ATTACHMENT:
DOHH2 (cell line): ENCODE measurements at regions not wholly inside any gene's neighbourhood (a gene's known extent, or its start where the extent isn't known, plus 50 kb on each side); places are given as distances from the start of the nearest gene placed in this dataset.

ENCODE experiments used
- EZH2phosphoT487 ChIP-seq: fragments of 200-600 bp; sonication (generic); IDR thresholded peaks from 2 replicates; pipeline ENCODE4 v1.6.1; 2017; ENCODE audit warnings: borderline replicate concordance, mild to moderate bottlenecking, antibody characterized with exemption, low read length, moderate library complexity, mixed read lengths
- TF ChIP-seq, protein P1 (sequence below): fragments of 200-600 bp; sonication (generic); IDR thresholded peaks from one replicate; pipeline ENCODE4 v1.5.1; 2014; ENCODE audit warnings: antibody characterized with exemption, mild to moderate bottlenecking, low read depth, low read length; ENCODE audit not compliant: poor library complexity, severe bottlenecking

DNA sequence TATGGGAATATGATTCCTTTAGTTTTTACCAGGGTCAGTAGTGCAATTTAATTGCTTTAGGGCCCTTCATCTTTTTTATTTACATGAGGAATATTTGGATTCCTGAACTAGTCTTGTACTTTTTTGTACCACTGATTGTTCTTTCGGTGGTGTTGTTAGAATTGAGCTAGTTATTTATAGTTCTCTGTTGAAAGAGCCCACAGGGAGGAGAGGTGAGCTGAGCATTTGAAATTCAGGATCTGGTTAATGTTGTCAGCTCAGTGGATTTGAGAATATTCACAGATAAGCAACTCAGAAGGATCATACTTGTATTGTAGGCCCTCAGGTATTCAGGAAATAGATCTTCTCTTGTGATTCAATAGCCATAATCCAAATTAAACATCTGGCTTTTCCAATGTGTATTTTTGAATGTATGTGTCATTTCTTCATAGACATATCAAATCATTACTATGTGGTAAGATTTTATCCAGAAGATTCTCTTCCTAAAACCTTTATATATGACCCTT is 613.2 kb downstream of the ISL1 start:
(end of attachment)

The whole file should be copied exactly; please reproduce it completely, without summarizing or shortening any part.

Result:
DOHH2 (cell line): ENCODE measurements at regions not wholly inside any gene's neighbourhood (a gene's known extent, or its start where the extent isn't known, plus 50 kb on each side); places are given as distances from the start of the nearest gene placed in this dataset.

ENCODE experiments used
- EZH2phosphoT487 ChIP-seq: fragments of 200-600 bp; sonication (generic); IDR thresholded peaks from 2 replicates; pipeline ENCODE4 v1.6.1; 2017; ENCODE audit warnings: borderline replicate concordance, mild to moderate bottlenecking, antibody characterized with exemption, low read length, moderate library complexity, mixed read lengths
- TF ChIP-seq, protein P1 (sequence below): fragments of 200-600 bp; sonication (generic); IDR thresholded peaks from one replicate; pipeline ENCODE4 v1.5.1; 2014; ENCODE audit warnings: antibody characterized with exemption, mild to moderate bottlenecking, low read depth, low read length; ENCODE audit not compliant: poor library complexity, severe bottlenecking

DNA sequence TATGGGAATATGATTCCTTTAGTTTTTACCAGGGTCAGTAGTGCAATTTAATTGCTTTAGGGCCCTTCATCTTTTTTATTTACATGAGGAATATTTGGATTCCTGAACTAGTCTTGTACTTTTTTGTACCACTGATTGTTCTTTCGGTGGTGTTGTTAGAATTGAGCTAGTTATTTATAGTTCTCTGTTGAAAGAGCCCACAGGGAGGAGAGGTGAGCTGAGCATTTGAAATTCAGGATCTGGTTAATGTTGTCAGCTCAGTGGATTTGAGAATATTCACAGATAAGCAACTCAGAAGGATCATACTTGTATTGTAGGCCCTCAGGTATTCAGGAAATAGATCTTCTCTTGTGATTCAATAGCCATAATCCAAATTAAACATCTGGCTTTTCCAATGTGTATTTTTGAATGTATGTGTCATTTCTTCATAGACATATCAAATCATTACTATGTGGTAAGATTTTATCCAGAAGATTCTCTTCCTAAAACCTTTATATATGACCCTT is 613.2 kb downstream of the ISL1 start: